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Theory development has not proceeded at a pace commensurate with the evolution of health promotion practice. At least three examples of this disparity are apparent: (1) theory is developed in an evidence-based paradigm rather than a practice-based paradigm, (2) a substantial majority of health behavior theories exist at the individual level, thereby neglecting contextual realities that shape behavior, and (3) “accessibility” levels of theory to practitioners may be quite low in comparison to the growing demands to prevent disease through expanding health promotion practices. The challenges of health promotion demand a great deal more attention to developing theories that reflect the reality of broad influences on health behavior. One critical question that must be answered involves setting limits regarding the realistic role of behavioral interventions in public health practice. The evolution of theory should be practice-based, largely ecological in nature, and the resulting theories should be easily accessible to practitioners.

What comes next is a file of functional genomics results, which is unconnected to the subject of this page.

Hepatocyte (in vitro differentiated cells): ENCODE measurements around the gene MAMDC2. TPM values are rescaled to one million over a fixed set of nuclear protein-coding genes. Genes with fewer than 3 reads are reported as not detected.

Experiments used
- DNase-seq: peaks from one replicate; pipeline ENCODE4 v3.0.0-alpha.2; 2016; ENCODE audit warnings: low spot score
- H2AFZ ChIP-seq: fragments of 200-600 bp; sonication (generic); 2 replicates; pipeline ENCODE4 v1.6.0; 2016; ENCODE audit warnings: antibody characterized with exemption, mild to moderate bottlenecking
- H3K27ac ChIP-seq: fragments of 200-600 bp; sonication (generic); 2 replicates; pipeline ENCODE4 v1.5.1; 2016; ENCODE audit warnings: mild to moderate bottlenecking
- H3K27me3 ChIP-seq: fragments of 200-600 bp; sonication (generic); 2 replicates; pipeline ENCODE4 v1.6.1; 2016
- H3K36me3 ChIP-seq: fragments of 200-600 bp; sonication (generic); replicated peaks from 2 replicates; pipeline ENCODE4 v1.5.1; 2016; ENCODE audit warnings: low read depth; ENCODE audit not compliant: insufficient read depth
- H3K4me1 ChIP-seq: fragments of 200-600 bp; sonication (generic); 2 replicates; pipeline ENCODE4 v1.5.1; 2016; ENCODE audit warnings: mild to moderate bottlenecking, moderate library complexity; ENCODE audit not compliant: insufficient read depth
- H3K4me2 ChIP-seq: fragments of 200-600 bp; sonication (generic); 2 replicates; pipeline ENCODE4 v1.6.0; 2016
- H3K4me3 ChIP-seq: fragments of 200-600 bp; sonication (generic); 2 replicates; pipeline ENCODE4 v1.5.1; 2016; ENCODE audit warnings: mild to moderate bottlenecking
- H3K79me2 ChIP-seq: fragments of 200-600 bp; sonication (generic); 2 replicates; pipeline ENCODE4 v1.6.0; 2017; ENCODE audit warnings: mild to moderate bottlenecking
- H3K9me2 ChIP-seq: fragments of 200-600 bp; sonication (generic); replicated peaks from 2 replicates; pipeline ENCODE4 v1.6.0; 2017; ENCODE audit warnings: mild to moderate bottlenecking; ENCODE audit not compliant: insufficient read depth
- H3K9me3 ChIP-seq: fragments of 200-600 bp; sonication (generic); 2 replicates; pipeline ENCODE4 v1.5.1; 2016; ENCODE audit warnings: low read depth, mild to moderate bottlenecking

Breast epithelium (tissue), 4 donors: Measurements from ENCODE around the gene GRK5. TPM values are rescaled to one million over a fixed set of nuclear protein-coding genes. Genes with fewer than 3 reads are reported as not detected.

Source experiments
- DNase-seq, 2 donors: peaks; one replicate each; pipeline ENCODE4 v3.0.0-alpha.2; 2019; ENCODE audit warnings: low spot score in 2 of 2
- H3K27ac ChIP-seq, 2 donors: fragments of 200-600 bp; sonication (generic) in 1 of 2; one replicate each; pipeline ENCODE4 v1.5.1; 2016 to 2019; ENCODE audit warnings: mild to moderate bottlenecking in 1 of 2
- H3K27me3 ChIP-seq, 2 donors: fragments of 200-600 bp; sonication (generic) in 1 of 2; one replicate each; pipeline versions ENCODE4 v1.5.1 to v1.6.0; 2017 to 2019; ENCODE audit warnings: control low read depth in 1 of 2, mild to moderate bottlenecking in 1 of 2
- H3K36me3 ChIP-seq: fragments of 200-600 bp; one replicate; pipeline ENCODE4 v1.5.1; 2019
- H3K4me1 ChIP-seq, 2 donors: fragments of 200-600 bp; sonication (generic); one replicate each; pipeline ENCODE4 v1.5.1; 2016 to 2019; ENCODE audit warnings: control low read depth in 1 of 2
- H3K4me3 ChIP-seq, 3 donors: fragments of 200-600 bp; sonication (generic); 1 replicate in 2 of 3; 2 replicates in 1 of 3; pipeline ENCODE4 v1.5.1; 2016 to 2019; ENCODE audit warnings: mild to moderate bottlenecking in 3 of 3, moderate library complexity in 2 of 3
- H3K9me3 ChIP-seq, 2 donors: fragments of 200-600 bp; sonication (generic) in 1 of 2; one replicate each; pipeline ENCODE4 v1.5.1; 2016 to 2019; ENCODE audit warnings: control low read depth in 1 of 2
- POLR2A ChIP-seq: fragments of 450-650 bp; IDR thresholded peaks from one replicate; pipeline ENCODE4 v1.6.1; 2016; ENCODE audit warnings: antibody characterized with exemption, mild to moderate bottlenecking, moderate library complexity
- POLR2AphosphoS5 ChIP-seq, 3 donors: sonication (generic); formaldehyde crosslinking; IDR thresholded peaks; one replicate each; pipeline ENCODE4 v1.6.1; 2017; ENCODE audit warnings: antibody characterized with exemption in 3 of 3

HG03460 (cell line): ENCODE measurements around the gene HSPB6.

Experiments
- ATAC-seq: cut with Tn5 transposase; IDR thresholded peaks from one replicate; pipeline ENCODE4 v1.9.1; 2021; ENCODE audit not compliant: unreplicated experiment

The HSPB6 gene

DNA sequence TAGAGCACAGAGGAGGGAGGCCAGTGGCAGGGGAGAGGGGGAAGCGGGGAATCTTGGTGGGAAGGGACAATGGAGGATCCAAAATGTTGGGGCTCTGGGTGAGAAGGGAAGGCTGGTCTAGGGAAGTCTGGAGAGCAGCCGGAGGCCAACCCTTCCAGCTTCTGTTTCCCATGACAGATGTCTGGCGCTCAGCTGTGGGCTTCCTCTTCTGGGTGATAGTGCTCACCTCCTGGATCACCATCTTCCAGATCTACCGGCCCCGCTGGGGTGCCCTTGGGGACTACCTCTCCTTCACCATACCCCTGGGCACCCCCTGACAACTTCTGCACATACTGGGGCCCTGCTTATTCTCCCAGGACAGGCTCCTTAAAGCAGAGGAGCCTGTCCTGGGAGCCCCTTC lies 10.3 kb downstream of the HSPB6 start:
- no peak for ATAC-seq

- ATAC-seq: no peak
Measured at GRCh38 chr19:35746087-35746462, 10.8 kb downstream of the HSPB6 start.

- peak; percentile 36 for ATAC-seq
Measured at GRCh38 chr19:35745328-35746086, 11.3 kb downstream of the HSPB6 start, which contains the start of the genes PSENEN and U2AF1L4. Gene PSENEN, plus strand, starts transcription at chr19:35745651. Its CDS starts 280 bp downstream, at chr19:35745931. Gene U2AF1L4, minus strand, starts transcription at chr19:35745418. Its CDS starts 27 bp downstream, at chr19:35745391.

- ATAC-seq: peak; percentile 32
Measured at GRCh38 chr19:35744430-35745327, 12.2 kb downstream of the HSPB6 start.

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- Theory development in health promotion: are we there yet?
Seth M. Noar
- Springer US